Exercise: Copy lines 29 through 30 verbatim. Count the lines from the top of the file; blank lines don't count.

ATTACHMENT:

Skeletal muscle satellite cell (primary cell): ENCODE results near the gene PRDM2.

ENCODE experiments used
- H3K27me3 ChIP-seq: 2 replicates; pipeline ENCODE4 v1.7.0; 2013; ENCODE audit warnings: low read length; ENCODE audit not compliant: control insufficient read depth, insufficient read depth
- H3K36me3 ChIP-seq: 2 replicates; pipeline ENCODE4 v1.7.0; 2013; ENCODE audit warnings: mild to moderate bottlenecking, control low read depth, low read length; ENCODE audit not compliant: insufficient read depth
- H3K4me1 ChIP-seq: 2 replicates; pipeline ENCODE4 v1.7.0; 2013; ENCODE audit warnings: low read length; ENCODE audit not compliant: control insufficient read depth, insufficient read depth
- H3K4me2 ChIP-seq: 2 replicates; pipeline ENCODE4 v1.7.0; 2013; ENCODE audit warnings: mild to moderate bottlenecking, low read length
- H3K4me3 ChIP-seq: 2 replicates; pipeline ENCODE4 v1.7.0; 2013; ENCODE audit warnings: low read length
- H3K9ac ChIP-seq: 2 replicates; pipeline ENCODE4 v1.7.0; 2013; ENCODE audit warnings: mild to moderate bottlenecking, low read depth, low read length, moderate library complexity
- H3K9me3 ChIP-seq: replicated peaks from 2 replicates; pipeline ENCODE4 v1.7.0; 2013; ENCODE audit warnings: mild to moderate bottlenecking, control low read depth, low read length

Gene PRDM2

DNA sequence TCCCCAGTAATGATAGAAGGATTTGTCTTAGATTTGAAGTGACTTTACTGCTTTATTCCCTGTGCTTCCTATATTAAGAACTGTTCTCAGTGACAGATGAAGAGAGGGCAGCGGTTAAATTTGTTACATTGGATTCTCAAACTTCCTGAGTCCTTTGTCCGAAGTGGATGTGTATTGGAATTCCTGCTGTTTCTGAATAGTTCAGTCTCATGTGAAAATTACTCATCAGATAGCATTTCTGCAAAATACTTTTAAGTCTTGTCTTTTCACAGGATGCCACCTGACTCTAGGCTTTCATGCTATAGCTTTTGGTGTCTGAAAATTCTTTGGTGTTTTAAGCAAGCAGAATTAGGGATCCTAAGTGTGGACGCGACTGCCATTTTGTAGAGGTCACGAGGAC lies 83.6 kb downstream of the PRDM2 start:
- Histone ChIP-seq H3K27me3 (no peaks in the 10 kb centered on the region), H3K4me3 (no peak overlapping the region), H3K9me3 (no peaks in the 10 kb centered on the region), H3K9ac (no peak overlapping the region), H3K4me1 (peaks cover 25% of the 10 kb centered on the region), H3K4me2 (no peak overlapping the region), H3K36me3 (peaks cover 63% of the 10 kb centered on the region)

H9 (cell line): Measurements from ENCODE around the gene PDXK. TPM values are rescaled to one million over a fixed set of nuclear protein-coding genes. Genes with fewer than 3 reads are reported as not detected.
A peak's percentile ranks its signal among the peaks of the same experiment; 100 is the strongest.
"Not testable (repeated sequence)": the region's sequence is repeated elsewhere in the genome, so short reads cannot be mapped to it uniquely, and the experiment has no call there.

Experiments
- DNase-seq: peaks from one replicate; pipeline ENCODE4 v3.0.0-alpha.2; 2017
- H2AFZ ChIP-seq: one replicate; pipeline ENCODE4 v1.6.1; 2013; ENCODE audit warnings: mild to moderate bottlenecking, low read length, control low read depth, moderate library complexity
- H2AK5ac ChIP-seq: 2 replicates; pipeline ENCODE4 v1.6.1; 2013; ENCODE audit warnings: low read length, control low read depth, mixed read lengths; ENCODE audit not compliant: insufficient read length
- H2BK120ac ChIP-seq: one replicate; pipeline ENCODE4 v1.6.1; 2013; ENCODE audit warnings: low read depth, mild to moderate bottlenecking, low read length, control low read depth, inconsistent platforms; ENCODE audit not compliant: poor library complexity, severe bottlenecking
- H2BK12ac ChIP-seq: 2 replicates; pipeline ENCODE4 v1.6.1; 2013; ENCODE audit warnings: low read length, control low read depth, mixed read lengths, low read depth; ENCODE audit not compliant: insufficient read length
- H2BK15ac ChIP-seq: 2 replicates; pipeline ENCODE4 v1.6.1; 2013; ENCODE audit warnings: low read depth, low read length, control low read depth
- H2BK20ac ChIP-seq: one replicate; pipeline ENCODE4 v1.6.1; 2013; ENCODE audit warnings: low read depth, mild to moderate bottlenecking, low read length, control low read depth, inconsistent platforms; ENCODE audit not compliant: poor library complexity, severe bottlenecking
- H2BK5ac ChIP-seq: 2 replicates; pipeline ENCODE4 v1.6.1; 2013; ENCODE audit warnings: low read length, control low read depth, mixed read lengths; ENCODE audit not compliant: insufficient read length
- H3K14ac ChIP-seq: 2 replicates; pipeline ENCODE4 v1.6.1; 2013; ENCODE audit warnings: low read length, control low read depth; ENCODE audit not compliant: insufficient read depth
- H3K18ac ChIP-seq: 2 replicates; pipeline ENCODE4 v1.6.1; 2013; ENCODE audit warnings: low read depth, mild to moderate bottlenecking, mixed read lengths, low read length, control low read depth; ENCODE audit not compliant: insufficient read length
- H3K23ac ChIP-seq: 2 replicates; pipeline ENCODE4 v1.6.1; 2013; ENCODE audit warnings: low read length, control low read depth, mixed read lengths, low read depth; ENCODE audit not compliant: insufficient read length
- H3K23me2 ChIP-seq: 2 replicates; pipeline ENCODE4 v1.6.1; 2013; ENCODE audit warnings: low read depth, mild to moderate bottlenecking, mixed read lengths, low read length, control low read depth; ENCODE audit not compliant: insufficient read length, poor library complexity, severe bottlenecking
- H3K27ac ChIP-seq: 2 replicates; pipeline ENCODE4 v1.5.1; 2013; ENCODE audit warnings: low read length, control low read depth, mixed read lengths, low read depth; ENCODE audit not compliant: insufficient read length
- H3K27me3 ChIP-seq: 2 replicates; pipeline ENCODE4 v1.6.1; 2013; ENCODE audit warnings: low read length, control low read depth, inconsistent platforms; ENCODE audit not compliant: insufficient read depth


- H3K27ac ChIP-seq: 2 replicates; pipeline ENCODE4 v1.5.1; 2013; ENCODE audit warnings: low read length, control low read depth, mixed read lengths, low read depth; ENCODE audit not compliant: insufficient read length
- H3K27me3 ChIP-seq: 2 replicates; pipeline ENCODE4 v1.6.1; 2013; ENCODE audit warnings: low read length, control low read depth, inconsistent platforms; ENCODE audit not compliant: insufficient read depth